Table 1. Absolute pressure and normalized blood flow at each position – averaged across subjects. Statistics were computed on tilted pressure measures paired with upright and for normalized blood flow compared with a ratio of 1. Mean (SD). * p<0.05, ** p<0.001, NS p>0.05. Note: Only 6 participants’ data are included at 55° due to maximum positions of the wheelchairs.

Tilt Position

Max Pressure (mmHg)

Mean Pressure (mmHg)

Mean Normalized Blood Flow


91 (32)

74 (27)



87 (30) NS

71 (25) **

1.08 (0.19) *


77 (28) **

62 (24) **

1.24 (0.48), *


63 (25) **

50 (21) **

1.84 (1.84), *


68 (27) **

53 (23) **

3.34 (5.09), *

Peak pressures in the region surrounding the ischial tuberosity in upright sitting varied across participants from 27 to 176 mmHg (Table 1). Although there was no decrease in pressure at 15°, there were significant decreases at all other tilt positions.

Maximum Pressure in the tilted position equals 25.6 minus 0.718 time the angle plus 0.809 time maximum pressure in the upright position. Equation 1.

We used multivariate linear regression to create a model to predict the maximum pressure based on tilt angle with R2 = 88.1 (Equation 1).

Table 2. Estimated maximum pressures based on Equations 1 and 2. Estimated mean pressures are nearly identical.


35° Tilt

45° Tilt

55° Tilt

Pressure in Upright (mmHg)




























This model is individualized based on the initial, upright pressure. All coefficients in the model were significantly different than zero (p<0.001). Because interpretation of a multivariate model can be confusing, Table 2 presents some examples of what the model would mean at a 35°, 45° and 55° of tilt for people with different initial loads.

Blood flow results were highly varied across subjects (Table 1). For instance, only five subjects appear to have blood flow that increases monotonically with tilt angle. Two subjects had limited or no increase in flow with tilts up to 45° but had considerable blood flow increases at maximum tilt. On average, all tilt positions resulted in a significant increase in blood flow. Although it was statistically significant, the increase in blood flow at 15° of tilt was only 8% and was highly variable across subjects (SD = 19%) (Table 1). Nine of the eleven participants showed a considerable increase in blood flow at the terminal tilt position available on their wheelchair. On the other hand, only 4 of 11 participants had an increase in blood flow of ≥ 10% at 30% tilt.

The results supported our first hypotheses, that the minimum tilt position to increase blood flow (i.e., 15⁰), was less than 45⁰. However, the second hypothesis, that there was a significant decrease in loading at the minimum tilt required for increased blood flow was not supported, as pressure did not significantly decrease at 15⁰.


This study produced a number of interesting results: 1) A significant increase in blood flow at 15° of tilt was not accompanied by a drop in pressure, suggesting a different mechanism for the increase in blood flow. 2) Changes in blood flow and pressure are highly individualistic. 3) Terminal tilts (45°-55°) produced the largest changes in pressure and blood flow across the most subjects.

Based on these results, we can offer some preliminary guidelines for pressure relieving tilts. First, we would recommend tilting for pressure reliefs as far as the seating system permits. Additionally, until we understand more, we should not neglect the potential impact of small tilts. As described previously, the increase in blood flow due to small tilts cannot be attributed entirely to a decrease in pressure. Therefore, it is unknown whether these small tilts might provide a different benefit to the body from the weight shifts at a full tilt. As described in earlier research (5), small tilts also have many functional benefits over large tilts and might be a helpful option in between large tilts.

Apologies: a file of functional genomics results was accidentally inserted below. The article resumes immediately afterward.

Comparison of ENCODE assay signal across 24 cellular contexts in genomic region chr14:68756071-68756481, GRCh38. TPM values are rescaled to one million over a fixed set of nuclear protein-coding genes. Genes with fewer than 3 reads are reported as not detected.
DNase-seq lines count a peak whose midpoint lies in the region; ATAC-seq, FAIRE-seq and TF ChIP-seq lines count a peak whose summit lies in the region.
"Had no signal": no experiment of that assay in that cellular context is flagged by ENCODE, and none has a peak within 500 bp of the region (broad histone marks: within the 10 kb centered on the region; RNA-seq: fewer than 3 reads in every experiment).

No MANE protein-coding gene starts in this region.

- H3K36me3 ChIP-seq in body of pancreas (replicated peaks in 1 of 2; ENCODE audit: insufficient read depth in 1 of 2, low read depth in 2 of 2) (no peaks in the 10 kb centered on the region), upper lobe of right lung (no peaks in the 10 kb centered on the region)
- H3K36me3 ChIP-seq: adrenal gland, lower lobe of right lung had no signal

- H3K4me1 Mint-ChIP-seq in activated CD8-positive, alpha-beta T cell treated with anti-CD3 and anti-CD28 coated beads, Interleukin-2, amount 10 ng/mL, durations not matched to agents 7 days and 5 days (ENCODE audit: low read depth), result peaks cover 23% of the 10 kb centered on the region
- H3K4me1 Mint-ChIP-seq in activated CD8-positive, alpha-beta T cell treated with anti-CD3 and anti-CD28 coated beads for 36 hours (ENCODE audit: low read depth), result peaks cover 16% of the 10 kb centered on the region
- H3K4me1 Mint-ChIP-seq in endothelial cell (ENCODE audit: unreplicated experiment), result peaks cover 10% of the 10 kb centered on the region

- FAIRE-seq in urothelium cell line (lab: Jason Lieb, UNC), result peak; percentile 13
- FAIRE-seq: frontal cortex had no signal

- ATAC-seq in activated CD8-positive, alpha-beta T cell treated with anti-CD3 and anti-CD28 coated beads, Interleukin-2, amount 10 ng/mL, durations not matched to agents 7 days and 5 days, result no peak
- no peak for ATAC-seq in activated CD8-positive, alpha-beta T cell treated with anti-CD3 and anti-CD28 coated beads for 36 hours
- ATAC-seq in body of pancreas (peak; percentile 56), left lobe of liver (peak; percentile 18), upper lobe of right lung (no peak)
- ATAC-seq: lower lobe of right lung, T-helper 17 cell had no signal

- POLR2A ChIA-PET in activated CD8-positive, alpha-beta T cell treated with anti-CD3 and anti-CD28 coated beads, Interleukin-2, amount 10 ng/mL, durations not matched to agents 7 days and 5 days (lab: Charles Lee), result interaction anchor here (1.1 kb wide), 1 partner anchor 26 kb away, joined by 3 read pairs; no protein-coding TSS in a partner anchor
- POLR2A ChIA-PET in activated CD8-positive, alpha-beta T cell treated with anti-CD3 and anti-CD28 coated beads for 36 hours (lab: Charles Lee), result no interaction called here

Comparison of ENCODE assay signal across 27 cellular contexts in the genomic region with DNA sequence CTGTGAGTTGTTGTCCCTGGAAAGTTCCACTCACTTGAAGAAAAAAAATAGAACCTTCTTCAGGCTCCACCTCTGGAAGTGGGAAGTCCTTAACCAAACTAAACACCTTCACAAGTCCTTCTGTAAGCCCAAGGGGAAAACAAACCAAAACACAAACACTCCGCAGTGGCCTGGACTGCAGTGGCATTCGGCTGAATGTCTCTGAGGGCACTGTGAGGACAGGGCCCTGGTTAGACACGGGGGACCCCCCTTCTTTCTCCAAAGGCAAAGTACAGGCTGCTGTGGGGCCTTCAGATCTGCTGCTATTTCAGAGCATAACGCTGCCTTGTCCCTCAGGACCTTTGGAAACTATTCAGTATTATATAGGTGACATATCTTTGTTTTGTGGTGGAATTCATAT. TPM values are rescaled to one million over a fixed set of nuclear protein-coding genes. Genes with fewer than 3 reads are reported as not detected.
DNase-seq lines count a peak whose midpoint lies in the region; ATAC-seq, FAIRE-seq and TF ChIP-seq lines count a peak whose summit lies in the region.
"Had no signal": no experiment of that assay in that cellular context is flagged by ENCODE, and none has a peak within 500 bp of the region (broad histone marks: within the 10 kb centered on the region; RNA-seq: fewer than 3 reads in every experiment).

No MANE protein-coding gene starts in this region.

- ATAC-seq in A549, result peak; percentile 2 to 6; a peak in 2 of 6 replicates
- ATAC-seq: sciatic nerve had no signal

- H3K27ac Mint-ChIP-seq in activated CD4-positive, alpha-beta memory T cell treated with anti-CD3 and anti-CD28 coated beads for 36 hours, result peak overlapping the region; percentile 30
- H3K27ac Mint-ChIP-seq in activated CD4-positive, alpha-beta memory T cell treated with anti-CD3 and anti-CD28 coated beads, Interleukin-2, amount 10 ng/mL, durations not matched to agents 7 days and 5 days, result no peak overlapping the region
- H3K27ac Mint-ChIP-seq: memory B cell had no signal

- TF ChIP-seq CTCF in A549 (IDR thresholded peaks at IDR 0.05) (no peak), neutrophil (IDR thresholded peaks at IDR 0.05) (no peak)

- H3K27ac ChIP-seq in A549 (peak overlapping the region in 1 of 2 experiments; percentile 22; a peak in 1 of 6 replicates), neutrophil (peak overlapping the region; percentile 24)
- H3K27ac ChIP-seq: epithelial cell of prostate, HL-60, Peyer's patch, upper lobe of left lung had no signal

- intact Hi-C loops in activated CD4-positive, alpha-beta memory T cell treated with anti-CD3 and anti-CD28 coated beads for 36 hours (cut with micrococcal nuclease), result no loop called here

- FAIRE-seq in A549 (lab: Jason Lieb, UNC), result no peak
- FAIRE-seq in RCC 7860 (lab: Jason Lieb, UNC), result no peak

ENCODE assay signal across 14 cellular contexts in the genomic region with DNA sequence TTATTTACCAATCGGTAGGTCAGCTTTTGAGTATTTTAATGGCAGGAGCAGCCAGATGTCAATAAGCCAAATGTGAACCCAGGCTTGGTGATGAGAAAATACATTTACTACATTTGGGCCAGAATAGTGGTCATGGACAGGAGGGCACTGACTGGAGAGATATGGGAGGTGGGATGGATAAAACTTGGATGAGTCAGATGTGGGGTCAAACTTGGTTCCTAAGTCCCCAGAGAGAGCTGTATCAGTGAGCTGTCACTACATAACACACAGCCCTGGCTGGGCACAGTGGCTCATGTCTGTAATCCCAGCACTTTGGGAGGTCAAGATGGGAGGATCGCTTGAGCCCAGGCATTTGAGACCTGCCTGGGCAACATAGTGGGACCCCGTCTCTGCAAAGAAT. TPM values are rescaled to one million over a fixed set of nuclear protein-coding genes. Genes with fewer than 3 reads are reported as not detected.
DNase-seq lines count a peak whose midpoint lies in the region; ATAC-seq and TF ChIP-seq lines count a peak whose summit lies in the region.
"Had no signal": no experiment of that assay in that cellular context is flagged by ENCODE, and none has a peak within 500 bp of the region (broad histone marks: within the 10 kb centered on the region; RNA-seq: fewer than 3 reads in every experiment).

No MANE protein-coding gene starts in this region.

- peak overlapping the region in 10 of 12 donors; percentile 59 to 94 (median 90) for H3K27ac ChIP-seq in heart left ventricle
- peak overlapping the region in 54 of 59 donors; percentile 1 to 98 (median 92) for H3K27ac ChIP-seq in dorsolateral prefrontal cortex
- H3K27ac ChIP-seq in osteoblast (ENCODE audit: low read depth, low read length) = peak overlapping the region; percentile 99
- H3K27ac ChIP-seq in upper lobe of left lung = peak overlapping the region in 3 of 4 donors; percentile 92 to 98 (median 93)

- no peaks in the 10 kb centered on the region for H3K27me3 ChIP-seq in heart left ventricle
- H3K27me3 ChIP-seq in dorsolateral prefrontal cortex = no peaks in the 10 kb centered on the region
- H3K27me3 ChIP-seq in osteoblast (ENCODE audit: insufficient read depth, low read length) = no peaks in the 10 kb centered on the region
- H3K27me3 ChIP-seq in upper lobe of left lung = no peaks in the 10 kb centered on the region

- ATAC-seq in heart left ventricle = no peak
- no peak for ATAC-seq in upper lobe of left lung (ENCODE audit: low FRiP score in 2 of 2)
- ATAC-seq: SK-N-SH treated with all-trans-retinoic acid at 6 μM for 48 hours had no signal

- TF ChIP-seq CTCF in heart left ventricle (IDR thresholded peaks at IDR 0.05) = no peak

These preliminary guidelines for a pressure relieving tilt must be interpreted cautiously. With only 11 participants, most of whom were sitting on a Roho air inflation cushion, it is unclear whether the results will generalize to a larger population and other wheelchair cushions. For example, in Stockton and Rithalia’s blood flow work, they found that forward leans on a Roho resulted in a smaller pressure reduction and blood flow increase compared to a gel cushion, suggesting that the effect of tilt on pressure reduction and blood flow might differ according to cushion type (6). However, the recommendation put forth in this study does err on the side of caution. Future research will hopefully be able to individualize the guidelines based on personal characteristics.


  1. Salzberg CA, Byrne DW, Cayten CG, van Niewerburgh P, Murphy JG, Viehbeck M. A new pressure ulcer risk assessment scale for individuals with spinal cord injury. American journal of physical medicine & rehabilitation / Association of Academic Physiatrists1996 Mar-Apr;75(2):96-104.
  2. Kosiak M. Etiology and pathology of ischemic ulcers. Arch Phys Med Rehabil1959 Feb;40(2):62-9.
  3. Reswick J, Rogers J. Experience at Rancho Los Amigos Hospital with devices and techniques to prevent pressure sores. In: Kennedy CaS, editor. Bedsore Biomechanics. Baltimore: University Park Press; 1976. p. 301-10.
  4. Pressure Ulcer Prevention and Treatment Following Spinal Cord Injury: A Clinical Practice Guideline for Health-Care Professionals. In: America PVo, editor.: Consortium for Spinal Cord Medicine; 2000.
  5. Sonenblum SE, Sprigle S, Maurer C. Use of Powered Tilt Systems in Everyday Life. Disability and Rehabilitation: Assistive Technology2009;4(1):24-30.
  6. Stockton L, Rithalia S. Is dynamic seating a modality worth considering in the prevention of pressure ulcers? Journal of tissue viability2007 Feb;17(1):15-21.


Funding was provided by NIDRR through the RERC on Wheeled Mobility (H133E080003).


Sharon Eve Sonenblum
490 10th Street NW
Atlanta, GA 30318